1906, p. 481) succeeded in measuring osmotic pressures of cane-sugar, dextrose, &c., up to 135 atmospheres.
Consists of practically equal parts of dextrose and fructose.
Along this channel the nectar is drawn into the pharynx and passes, mixed with saliva, into the crop or "honey-bag"; the action of the saliva changes the saccharose into dextrose and levulose, and the nectar becomes honey, which the bee regurgitates for storage in the cells or for the feeding of the grubs.
Callendar finds that five molecules of water in the case of cane-sugar or two molecules in the case of dextrose are required to bring the curves into conformity with the observations of Berkeley and Hartley, which in fig.
Among the enzymes already extracted from fungi are invertases (yeasts, moulds, &c.), which split cane-sugar and other complex sugars with hydrolysis into simpler sugars such as dextrose and levulose; diastases, which convert starches into sugars (Aspergillus, &c.); cytases, which dissolve cellulose similarly (Botrytis, &c.); peptases, using the term as a general one for all enzymes which convert proteids into peptones and other bodies (Penicillium, &c.); lipases, which break up fatty oils (Empusa, Phycomyces, &c.); oxydases, which bring about the oxidations and changes of colour observed in Boletus, and zymase, extracted by Buchner from yeast, which brings about the conversion of sugar into alcohol and carbondioxide.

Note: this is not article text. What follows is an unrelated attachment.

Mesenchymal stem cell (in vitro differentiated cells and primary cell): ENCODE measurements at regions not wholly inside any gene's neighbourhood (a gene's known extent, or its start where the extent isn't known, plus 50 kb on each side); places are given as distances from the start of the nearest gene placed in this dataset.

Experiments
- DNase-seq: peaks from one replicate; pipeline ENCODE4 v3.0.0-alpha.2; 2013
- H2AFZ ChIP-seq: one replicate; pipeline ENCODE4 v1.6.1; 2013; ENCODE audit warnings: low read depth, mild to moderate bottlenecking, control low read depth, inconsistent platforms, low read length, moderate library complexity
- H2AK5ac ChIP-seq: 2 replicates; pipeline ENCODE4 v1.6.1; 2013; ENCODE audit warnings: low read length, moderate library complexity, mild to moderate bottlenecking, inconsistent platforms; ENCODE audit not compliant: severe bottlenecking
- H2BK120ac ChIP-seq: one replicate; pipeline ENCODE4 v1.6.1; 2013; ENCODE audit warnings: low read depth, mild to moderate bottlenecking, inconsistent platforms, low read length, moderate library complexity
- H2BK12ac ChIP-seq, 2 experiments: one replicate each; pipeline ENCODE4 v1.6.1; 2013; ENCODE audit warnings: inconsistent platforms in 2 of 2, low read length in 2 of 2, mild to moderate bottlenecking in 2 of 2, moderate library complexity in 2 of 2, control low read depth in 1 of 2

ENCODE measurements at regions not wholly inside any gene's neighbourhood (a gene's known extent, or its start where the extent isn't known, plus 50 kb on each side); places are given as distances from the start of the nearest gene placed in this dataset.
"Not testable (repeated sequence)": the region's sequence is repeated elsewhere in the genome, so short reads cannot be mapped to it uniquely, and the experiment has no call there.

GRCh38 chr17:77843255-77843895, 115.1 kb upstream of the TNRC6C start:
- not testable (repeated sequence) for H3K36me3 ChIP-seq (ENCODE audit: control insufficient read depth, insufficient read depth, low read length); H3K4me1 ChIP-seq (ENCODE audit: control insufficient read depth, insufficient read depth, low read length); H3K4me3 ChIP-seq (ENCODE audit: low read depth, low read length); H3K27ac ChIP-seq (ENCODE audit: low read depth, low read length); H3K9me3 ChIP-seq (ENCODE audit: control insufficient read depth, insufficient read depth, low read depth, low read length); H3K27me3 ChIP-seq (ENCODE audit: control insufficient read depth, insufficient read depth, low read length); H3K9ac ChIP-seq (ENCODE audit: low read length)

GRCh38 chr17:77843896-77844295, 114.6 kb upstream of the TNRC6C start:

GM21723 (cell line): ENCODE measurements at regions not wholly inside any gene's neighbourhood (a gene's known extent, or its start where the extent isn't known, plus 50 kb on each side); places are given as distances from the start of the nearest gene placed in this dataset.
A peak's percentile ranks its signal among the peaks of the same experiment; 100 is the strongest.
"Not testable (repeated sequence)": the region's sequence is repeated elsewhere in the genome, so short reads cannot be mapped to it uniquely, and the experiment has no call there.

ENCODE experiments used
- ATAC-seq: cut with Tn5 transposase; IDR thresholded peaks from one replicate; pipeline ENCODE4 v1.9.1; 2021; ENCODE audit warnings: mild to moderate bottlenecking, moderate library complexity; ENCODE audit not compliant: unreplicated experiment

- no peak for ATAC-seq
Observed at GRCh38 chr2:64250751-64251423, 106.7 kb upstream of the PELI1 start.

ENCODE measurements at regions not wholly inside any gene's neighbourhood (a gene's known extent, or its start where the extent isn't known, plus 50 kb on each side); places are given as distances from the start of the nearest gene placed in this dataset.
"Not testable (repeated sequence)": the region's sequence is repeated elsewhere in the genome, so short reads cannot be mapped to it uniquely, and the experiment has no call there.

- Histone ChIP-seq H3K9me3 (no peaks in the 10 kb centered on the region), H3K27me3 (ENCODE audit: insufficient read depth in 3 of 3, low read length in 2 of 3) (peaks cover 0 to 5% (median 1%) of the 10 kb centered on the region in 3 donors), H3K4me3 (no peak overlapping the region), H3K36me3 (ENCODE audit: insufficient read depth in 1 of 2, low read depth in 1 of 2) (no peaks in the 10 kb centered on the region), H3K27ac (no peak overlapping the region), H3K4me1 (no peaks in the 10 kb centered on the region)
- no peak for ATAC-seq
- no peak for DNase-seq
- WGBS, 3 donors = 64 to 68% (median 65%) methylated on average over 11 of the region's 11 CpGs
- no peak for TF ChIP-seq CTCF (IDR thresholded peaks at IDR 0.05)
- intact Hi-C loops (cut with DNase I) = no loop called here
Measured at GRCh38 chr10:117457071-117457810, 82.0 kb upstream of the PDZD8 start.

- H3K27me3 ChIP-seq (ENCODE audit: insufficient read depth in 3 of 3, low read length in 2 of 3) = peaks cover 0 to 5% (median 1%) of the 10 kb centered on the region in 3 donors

The following figures obtained by Mach afford an interesting illustration of these processes At first the sugar in the juice consists entirely of dextrose, but later fructose (laevulose) is formed.